And then it was on to the main event in King’s Landing. There was a brief meeting of the new Small Council, which includes Oberyn Martell (he is SO much more interesting in the show than he was in the books) and human sack of potatoes Mace Tyrell. Of interest is that Tywin has put a bounty on The Hound’s head, and that the Council is finally taking Dany seriously as a threat. Tywin even asks Varys to send some of his “little birds” across the Narrow Sea to infiltrate Camp Targaryen -- or possibly worse. (Aside: this was a very good Varys episode, and served to remind us just how good he is at playing this game. But do not for a second take that look at the Iron Throne as an indication that Varys has any intention to rule. Varys works behind the scenes, which is where the real power lies. He is not stupid.)

Tyrion’s trial itself was filled with great character moments. We got testimony against him from Cersei, dick knight MerynTrant, grandmaesterPycelle, and, interestingly, Varys (please remember that a few episodes from now). During a recess Tywin and Jaime argued over the BS kangaroo court and Jaime offered to leave the Kingsguard and go back to Casterly Rock to start a family if Tywin let Tyrion live -- and Tywin immediately agreed. Because, of course, that is what Tywin wanted all along. He has no love for Tyrion. None at all. But Tywin is shrewd, and knew that this was a perfect bargaining chip to make Jaime do what Tywin believes is his familial duty. (Remember, Tywin never wanted Jaime on the Kingsguard at all -- but had he not been on it, Mad King Aerys would have destroyed King’s Landing, and possibly all of Westeros. So food for thought.) The deal was that Tyrion would be found guilty, plead for mercy, and get sent to the Wall to serve as a member of the Night’s Watch, while Jaime immediately surrendered his white cloak -- a lovely bit of black and white symmetry for the brothers Lannister.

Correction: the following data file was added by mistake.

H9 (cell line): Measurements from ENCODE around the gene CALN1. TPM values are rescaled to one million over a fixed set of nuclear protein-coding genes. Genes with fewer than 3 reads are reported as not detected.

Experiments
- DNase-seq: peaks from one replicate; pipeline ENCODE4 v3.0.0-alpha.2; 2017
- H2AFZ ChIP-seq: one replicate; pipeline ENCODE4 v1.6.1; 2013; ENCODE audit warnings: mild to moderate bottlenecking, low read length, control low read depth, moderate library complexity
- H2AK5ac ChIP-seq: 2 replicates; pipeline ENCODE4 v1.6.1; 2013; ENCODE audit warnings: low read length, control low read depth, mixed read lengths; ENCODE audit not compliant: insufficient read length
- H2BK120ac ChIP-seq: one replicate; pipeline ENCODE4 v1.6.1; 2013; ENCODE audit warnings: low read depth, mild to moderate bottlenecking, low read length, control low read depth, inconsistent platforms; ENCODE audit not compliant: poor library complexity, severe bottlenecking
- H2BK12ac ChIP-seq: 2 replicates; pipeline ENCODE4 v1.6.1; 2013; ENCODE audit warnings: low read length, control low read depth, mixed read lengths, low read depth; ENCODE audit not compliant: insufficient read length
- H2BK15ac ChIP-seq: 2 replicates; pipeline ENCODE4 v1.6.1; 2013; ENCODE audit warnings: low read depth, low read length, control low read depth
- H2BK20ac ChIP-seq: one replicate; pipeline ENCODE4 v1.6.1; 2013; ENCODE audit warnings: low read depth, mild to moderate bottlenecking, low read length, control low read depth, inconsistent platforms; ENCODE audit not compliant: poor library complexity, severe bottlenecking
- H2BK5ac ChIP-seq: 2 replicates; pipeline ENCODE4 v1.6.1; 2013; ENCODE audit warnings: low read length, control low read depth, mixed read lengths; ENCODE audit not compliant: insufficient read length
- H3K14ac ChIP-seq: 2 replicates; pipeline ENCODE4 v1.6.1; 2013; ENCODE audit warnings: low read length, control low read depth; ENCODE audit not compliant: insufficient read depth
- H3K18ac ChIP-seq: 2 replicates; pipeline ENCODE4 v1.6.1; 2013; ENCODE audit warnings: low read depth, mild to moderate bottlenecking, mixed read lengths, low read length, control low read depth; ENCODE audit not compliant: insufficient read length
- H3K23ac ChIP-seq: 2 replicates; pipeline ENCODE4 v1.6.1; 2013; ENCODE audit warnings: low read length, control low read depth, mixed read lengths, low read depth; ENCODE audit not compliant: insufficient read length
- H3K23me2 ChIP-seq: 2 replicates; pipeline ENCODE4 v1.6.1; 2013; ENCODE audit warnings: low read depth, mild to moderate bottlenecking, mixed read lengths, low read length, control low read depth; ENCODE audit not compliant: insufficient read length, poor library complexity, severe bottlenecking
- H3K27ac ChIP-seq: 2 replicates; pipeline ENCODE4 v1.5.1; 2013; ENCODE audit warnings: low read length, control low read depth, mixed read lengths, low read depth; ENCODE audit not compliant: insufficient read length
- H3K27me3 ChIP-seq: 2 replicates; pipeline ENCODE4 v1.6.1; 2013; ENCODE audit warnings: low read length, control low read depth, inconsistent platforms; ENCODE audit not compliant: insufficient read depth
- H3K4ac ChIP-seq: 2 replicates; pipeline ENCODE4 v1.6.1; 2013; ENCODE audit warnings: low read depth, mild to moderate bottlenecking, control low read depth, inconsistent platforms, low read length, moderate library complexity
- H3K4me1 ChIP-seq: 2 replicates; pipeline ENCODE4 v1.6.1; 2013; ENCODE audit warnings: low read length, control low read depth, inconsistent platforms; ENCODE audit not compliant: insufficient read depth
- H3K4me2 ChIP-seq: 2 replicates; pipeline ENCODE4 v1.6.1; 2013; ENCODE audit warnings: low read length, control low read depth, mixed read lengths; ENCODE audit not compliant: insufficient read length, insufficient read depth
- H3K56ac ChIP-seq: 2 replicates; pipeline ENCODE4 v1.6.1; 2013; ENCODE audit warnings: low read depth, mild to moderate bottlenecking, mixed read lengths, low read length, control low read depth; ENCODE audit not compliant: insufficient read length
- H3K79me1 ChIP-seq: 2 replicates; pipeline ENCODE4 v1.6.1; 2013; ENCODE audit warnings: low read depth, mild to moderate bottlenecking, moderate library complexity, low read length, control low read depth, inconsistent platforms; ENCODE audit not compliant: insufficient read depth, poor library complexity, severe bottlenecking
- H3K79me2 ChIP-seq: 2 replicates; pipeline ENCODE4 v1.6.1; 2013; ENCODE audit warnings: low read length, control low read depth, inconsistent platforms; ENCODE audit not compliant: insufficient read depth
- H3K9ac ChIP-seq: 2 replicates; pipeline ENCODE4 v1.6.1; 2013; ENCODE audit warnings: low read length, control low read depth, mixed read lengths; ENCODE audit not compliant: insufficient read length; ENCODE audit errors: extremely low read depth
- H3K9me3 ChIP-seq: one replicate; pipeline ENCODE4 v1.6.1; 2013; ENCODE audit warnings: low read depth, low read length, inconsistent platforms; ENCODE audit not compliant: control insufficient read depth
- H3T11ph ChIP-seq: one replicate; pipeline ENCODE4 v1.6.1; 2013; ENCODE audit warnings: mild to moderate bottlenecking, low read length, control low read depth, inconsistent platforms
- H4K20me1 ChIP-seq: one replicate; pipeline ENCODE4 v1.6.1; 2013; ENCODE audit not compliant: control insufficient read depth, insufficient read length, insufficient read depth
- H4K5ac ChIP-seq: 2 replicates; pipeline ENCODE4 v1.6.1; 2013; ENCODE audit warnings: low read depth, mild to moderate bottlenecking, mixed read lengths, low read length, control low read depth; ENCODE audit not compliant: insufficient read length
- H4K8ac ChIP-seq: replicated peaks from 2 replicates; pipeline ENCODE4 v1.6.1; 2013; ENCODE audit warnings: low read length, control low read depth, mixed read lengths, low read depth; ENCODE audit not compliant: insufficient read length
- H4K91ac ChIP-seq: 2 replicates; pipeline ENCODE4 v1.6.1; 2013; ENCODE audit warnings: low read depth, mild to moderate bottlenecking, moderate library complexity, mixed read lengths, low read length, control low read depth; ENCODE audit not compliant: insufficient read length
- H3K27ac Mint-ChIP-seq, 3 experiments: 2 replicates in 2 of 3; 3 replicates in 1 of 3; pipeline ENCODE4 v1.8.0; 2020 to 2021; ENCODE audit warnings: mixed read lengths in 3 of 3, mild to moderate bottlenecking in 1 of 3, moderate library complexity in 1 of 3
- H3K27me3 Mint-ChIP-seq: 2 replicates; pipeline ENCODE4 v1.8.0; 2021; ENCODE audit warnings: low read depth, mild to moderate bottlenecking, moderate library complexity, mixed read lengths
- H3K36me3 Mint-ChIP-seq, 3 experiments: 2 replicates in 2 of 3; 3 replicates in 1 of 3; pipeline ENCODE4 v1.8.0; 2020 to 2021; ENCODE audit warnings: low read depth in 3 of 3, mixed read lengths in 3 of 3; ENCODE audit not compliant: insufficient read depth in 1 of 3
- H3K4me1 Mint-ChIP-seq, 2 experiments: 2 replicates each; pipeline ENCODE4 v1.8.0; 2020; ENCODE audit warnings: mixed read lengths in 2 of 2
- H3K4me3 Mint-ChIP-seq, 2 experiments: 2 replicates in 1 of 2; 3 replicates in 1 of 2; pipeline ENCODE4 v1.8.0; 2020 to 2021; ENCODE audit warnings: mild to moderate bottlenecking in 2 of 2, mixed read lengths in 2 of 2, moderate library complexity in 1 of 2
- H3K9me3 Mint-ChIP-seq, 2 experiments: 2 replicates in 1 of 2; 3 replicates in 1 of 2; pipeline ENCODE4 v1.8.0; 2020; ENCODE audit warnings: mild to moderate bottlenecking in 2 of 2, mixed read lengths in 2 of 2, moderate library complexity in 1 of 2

But that didn’t exactly work out once Cersei played her trump card: Shae. To my recollection, this was done differently in the show than it was in the books, where Shae's actions kind of come out of nowhere. The show has been building up Shae’s betrayal of Tyrion since the end of last season, and has made crystal clear her motivations, and how she got involved with the other Lannisters. That is both a good thing and a bad thing. On the one hand, it gave us that courtroom scene, which was brutal to watch (in a good way). She lied about Tyrion’s role in Joffrey’s murder (she said that he planned it with Sansa as a way to get her to sleep with him), humiliated him publicly, and basically said their entire relationship was a lie. That led to some terrific acting from Peter Dinklage, as Tyrion watched once again as a woman he thought loved him was coerced into betraying him in the most vicious way -- and it was all orchestrated by his family. But this version of the story is also unfortunate, because Shae’s eventual betrayal of Tyrion in the books is such a blindside. So I’m sorry that the show won’t have that impact.

After Shae atomized everything Tyrion believed, he went into full self-destruct mode and told the crowd that not only did he wish he HAD killed Joffrey, but he wished he could kill them all, too. Spoiler: Tyrion will not be voted prom king this year. He then completely effed Tywin’s plan -- and possibly consigned himself to death -- when he decided to forego a jury verdict and instead demanded a trial by combat. Hey, it worked out well for him in the Vale!

NEXT: Bring your bibs, ladies (and gents of a certain persuasion), because we’re getting a prime slab of shirtless beefcake in the form of The Mountain Mark 3! And some other stuff. But shirtless, giant-like Nordic man! Swinging a big-ass sword! YAAAAAAS!